Next, you need to consider how the customer will pay for the goods. There are plenty of options, including debit and credit cards. Still, you might also want to consider allowing online purchasing methods such as PayPal or credit services like Klarna to give your customer as many payment options as possible.

Deliver the goods

So, the customer has found the right item, navigated to the checkout and paid for their order. Fantastic! Now you need to consider how the goods will be delivered to them. Most companies will charge for postage and packaging, but it may be worth considering free delivery for orders over a certain value. You will also need to take the size and weight of products into account when deciding how much to charge for delivery. Lastly, you might also want to think about offering a click-and-collect service and let customers come and pick up the items they’ve ordered themselves. That way, customers can often receive their purchases sooner and avoid paying extra for postage.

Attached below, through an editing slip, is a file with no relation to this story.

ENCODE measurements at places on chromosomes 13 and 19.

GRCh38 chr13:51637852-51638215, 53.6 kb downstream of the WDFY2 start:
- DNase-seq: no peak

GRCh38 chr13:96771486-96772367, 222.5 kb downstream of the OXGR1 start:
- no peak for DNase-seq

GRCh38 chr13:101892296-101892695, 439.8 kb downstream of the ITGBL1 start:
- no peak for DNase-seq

It’s more important than ever for businesses to ensure that they have a robust online presence and give their customers as many different ways to buy from them as possible. This becomes far more effective when an organisation transforms itself into a true omnichannel retailer, integrating its online and offline systems and operations to deliver a seamless customer experience. RMS can help you integrate your online and offline business tools quickly and efficiently, putting your company in the best possible position to face the future and the challenges it will bring.

For more information or to talk to someone about your business needs, contact RMS here or call 0800 138 0050.